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Zarif Says E3 'Sold Out' Iran Nuclear Deal to Avoid New Trump Tariffs: 'You Only Whet His Appetite'

According to a Wednesday report by The Washington Post, the Trump administration quietly threatened last week to impose tariffs on key European nations, just before they officially accused Iran of breaching the 2015 Joint Comprehensive Plan of Action (JCPOA).

Commenting on recent revelations by The Washington Post that the Trump administration has threatened to impose 25-percent tariffs on European cars from Germany, France, and Britain if they refuse to condemn Tehran's actions, Iranian Foreign Minister Javad Zarif said that the EU three have sold out the remnants of the JCPOA to avoid being penalised.

The foreign minister's comment comes after Trump's reported threat to impose a 25% levy on European cars if the so-called E3 refused to condemn Iran and trigger a trade dispute mechanism within the nuclear deal.

E3 Activate Dispute Resolution Mechanism Amid Iranian Backtrack on Its Commitments

On Tuesday, France, Great Britain, and Germany confirmed that they had launched the Iran nuclear deal dispute mechanism, created in order to deal with possible violations of the Joint Comprehensive Plan of Action (JCPOA), concluded between Iran, China, France, Russia, United Kingdom, United States, and Germany in 2015.

The agreement was to have Iran considerably limit its nuclear programme and eliminate its stockpile of medium- and low-enriched uranium in exchange for the removal of international sanctions.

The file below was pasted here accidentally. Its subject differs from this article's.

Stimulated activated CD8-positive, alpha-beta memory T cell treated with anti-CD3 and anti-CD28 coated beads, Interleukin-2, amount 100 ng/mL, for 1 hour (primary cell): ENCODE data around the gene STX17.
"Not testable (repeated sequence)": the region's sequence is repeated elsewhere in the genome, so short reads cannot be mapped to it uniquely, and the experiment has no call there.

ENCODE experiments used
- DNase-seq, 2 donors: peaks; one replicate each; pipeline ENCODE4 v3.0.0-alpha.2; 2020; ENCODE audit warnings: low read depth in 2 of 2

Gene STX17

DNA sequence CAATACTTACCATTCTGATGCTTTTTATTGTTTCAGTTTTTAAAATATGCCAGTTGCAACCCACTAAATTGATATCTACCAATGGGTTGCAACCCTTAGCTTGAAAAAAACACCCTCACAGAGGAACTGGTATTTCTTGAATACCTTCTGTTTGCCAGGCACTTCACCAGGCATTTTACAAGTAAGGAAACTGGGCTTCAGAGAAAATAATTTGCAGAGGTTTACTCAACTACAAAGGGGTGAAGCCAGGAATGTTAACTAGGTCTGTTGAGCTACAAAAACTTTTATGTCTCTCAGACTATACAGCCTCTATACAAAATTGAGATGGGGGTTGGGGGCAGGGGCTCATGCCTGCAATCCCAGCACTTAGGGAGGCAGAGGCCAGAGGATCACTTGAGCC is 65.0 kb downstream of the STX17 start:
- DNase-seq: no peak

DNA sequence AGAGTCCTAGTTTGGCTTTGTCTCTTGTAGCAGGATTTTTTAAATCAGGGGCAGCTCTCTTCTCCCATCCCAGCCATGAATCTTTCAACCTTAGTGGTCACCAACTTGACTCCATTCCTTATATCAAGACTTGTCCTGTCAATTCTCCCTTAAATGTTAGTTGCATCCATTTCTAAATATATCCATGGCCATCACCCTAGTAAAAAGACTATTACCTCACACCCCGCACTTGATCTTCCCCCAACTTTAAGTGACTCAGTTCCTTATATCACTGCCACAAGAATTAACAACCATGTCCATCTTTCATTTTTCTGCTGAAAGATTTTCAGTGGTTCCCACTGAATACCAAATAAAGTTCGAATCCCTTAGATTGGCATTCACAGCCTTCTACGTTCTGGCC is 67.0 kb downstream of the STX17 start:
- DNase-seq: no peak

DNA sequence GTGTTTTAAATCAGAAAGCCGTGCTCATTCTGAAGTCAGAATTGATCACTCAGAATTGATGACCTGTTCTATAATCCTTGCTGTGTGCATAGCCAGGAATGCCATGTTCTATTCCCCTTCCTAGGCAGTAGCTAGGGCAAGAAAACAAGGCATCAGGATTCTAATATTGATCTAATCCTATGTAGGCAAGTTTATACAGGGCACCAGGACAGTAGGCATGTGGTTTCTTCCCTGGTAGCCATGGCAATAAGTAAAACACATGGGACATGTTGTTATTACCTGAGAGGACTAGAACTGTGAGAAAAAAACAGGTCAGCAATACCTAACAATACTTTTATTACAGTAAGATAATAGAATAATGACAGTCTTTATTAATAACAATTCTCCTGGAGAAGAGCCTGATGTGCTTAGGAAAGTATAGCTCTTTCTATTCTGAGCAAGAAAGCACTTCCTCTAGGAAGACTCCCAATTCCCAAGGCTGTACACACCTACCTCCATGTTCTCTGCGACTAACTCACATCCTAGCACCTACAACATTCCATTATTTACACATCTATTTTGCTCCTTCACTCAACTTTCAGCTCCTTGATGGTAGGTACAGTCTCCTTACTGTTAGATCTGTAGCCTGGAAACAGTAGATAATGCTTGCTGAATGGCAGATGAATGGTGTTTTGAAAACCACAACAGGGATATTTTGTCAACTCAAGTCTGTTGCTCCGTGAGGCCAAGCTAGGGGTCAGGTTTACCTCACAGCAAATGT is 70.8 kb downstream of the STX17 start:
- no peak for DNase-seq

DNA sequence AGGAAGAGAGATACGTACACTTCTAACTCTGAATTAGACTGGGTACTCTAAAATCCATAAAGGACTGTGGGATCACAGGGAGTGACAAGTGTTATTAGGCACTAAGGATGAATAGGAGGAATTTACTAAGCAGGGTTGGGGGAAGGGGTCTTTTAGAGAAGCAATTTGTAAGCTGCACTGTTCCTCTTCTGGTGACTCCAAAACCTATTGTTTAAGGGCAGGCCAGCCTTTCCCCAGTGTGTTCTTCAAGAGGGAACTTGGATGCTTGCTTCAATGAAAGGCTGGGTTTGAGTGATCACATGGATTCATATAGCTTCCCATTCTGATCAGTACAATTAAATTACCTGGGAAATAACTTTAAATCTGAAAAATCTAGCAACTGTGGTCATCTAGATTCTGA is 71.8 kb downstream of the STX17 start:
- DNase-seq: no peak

Several days prior to the announcement of the dispute resolution mechanism being activated, French President Emmanuel Macron, German Chancellor Angela Merkel, and UK Prime Minister Boris Johnson said in a joint statement that they remained committed to the JCPOA and urged Tehran to cancel all measures that do not comply with the Iran nuclear deal.

Azadi Tower on Tehran's Azadi Square. - Sputnik International
Iran Rejects 'Trump Deal' Proposed by UK PM Johnson as a Replacement for JCPOA
Iran recently scrapped its remaining limitations under the JCPOA following the assassination of its top military commander Qasem Soleimani in a US drone strike on 3 January. Tehran has been gradually reducing its commitments under the JCPOA since May 2019 following Washington's unilateral pullout of the treaty one year earlier and imposition of energy and banking sanctions on the state.

Despite this, Iranian officials have still been calling on other signatories to the treaty to honour their obligations under the JCPOA and shield Tehran from US sanctions, but to no avail. 

Iranian Foreign Minister Mohammad Javad Zarif also recently said that it was up to Europe to decide whether the Iran nuclear deal will still remain in place following the activation of the dispute resolution mechanism.

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